|Jan/Feb 2004 music Reviews|
Deutsche Grammophon (2003) 9 tracks
Editors Note: The reader will note that this is a music review, not a book review. The reader should give it a try, though, and not be constrained by such silly distinctions. —TD
Someone just now walked past my desk and remarked, "So you're writing opera reviews now?" Well, of course, and since when have I not? The reader can look me up in the archives of rec.music.opera and note that I had hundreds of things to say about the subject in the '90s, as well as a few CD reviews done later in a more structured mode, which I see are still out there on the Net being read somewhere. While by no means a singer myself, my background in classical music and also in theatre and theatre history combined somewhere in my early 20s to generate an interest that persists (though not as obsessively) to this day, especially in the colder months, for some reason.
And this winter we have the first solo release from the beautiful Anna Netrebko, the 37-something soprano, she of the cold Russian climes and noted interpreter of Prokofiev (though she's sung at most of the world's major opera houses by now, most notably for a lengthy stint in San Francisco). Opera critics are fond of comparisons, if for no other reason than to show off their historical knowledge, so let's begin by comparing Netrebko's carefully molded beauty to that of Anna Moffo, circa 1957, nodding at it, and further noting that while her label does a more tasteful job of presenting her than Sony did with cellist Ofra Harnoy, the photographs of her on and inside her CD case remind one of a Vanity Fair ad, her careful poses complimented by her seductive black dresses or white sweaters, the former counterpointed wonderfully by the pink rose in her raven hair. The CD is also pink. One is glad she doesn't also play at tennis.
Having said THAT, while stating publicly that I am available to write for your gay fashion magazine at a mere $100 per page of copy, let us now to the disc: nine arias (collected under a most uninspired title), well-chosen to show her lyric soprano range, from Mozart to French bel canto to more French showpieces (Gounod's "Jewel Song" to Musetta's Waltz from La Boheme to the work of the great Russian composers... oh, wait, there's just an aria here from Dvorak's Rusalka, and he wasn't Russian. She doesn't like Russian, she's quoted as saying in the Liner Notes, even though she made her MET debut and achieved international renown in that realm. So maybe the title is as apt as any—certainly better than Warhorses or Roasted Chestnuts or Nine Arias, which Lily Pons trilled on in the 20s.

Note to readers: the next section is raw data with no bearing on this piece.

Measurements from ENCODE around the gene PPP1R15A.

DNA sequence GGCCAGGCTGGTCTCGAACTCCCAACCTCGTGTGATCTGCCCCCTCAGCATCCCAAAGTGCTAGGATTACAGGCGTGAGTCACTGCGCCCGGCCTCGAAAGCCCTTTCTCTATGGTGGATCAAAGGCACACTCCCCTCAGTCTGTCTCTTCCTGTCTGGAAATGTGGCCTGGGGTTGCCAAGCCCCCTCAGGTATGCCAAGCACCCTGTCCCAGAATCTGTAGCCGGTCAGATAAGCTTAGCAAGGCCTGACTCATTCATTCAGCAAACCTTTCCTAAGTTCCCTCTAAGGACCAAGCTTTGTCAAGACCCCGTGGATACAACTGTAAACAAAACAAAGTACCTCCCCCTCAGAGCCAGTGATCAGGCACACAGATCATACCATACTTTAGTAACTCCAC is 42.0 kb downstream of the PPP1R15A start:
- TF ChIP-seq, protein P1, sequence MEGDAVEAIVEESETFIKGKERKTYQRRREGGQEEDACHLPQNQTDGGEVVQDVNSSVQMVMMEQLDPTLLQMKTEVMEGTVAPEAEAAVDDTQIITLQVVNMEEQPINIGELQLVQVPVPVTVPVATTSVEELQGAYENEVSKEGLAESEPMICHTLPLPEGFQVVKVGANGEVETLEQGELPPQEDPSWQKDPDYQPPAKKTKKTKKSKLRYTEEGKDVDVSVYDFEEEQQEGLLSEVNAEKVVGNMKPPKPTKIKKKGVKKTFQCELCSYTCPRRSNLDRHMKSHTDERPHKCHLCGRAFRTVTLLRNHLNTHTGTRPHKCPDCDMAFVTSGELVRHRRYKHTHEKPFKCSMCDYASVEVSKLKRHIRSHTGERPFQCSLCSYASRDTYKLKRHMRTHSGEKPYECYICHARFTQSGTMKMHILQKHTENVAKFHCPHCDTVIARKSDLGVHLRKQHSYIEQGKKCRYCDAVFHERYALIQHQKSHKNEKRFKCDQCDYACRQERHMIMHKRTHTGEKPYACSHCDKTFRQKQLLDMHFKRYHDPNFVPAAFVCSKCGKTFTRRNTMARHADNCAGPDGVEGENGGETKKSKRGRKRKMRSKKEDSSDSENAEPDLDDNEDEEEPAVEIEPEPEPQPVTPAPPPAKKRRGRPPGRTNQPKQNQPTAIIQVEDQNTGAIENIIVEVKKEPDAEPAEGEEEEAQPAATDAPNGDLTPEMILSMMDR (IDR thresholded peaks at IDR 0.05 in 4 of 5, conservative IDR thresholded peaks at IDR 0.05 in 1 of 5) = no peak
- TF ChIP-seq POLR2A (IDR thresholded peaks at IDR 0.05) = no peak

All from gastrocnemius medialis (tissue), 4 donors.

Sorry, opera critics have to be quite discerning, these days perhaps more than ever.
But her execution, her readings of these pieces—well, I haven't even put the CD in yet. Hold on. Let's to music: my diatribes about artist depiction, music selection, and presentation are now over, and are nothing new in classical music circles, anyhow.
I gratefully haven't the time or the space to enter into a lengthy opera publication-esque concerning the Tradition from which Netrebko's vocal style may be said to be among the most contemporary examples. Such a writer would discuss Mozart, Mozart soubrette and coloratura roles, bel canto and its history from the compositions of the (quite different) Donizetti and Bellini to its interpretations by 19th-century sopranos to the ear-candy of Lily Pons and Amelita Galli-Curci in the 20s (he'd altogether forget Bidu Sayao's [the reader will forgive my not attempting the difficult diacritical marks in this piece] brilliant debut as Manon in Massanet's eponymous opera at the MET in 1937—they all do, but then again, she was a LYRIC soprano with a light, fringiline voice, not a "coloratura" with their vocal gymnastics which begin with say, Mozart's Die Zauberflaute "Queen of the Night" aria which everyone knows from that crappy movie Amadeus (I'll catch hell for saying this. I don't care).